"It was one of those ones that yeah, you were supposed to work on it, but every time the guys would try to get together and do something on it, something else would come in and I would go and see Earl (Moulton) and say what would you like us to do with this, do you want us to continue on with that or you want us to do this one and he'd say no, we have to do this one now, that's the priority," he said.

Zalys also said there was some skepticism that there was even a case to be made among officers.

"There was…a strong opinion from some of the members… that it was all bogus and there was nothing to it," he said. "The fact that there's no bodies were ever turning up from the women missing out of Vancouver that, gee … that created doubt in people's minds and that maybe there's someone else responsible."

Monday, January 24

Families of Pickton’s victims wait for answers from inquiry -

Families of Pickton’s victims wait for answers from inquiry -
Published On Mon Jan 24 2011
Matilda with daughter pic

By Petti FongWestern Bureau

PRINCE GEORGE, B.C.—Matilda Wilson still cries almost every day and has nightmares most nights over the death of her daughter Ramona.

Ramona, 16, was missing for 10 months until an anonymous phone call to police in April 1995 told investigators to look for her body behind the Smithers, B.C., airport. The caller has never been identified, no killer has ever been caught.

Still, Wilson believes that she is more fortunate than many others that she has come to know over the last 16 years.

“I’ve lost a child and there’s hardly a day when I don’t cry but I’m lucky,” said Wilson. “So many other parents, mothers and sisters out there never know what happened to their loved ones. Their murdered daughters or sisters have just vanished into thin air.”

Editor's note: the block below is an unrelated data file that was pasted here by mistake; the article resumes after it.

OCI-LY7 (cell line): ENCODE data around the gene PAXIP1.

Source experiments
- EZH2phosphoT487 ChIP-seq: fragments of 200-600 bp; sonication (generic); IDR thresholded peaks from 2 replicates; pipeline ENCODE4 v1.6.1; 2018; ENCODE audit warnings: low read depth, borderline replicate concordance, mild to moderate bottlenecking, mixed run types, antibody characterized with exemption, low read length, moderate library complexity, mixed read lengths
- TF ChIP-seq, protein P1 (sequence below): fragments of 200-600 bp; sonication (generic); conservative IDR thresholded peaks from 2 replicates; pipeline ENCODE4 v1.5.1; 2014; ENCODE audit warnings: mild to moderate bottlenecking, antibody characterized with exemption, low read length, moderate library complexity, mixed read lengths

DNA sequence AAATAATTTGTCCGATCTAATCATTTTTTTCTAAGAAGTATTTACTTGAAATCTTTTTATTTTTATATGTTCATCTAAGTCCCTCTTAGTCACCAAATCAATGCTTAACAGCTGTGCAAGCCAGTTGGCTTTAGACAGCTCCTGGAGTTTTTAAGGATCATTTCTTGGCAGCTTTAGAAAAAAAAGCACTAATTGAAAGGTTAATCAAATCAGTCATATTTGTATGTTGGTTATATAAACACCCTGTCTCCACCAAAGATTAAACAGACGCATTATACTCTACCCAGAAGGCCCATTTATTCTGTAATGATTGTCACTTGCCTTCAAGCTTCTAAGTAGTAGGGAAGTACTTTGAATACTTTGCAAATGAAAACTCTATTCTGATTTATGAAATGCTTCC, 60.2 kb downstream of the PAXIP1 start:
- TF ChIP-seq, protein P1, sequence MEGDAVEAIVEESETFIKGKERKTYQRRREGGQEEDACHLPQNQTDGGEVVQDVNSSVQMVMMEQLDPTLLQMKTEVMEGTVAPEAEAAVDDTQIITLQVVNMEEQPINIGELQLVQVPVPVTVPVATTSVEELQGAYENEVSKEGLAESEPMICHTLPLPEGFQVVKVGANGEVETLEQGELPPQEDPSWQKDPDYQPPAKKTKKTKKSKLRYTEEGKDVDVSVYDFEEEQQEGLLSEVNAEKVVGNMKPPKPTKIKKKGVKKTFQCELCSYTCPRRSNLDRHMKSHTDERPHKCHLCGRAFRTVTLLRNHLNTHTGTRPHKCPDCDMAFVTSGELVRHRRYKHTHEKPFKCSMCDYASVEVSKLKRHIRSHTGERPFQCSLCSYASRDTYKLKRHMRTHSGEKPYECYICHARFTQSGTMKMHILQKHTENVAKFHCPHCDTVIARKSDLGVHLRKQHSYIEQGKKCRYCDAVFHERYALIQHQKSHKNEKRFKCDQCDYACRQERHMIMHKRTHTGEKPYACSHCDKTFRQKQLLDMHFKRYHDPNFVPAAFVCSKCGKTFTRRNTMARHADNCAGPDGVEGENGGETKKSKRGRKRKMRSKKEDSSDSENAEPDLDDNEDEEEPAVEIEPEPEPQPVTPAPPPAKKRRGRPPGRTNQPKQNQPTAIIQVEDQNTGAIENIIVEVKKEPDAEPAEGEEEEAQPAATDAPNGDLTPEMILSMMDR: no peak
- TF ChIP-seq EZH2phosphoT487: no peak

The Missing Women’s Commission of Inquiry was ordered by the B.C. government after public concerns were raised over the police investigation into serial killer Robert Pickton, who was convicted in 2007 on six counts of second-degree murder and sentenced to life in prison.

Families of missing women and victims of Pickton have long believed that police acted too little, too late; in some cases, especially among missing women from northern communities, some relatives have stated that racism have played a factor in investigations.

The inquiry held a forum in Prince George Friday in the heart of what has been called the Highway of Tears, a stretch of more than 700 kms of highway that runs through the northern communities.

Over the last four decades, at least 18 women — many of them native — have gone missing or been murdered along the highway.

“The question needs to be asked about what role did ethnicity and gender play to finally have this commission struck up,” said Preston Guno, a youth advocate for the Aboriginal Youth Network. “Why did it take so many missing and murdered women before anything happened?”

Guno and many others in northern communities want a separate inquiry held to deal specifically with the missing women in northern communities.

Chief Jackie Thomas with the Saik’uz First Nation said the inquiry’s mandate of looking at police investigations between 1997 and 2002 is too narrow.

“We have decades and decades of issues,” said Thomas. “Like many others, I don’t have confidence in the RCMP.” The inquiry’s commissioner, Wally Oppal, a former Court of Appeal judge and a former attorney general in B.C., said he understands the emotions and anger in the community.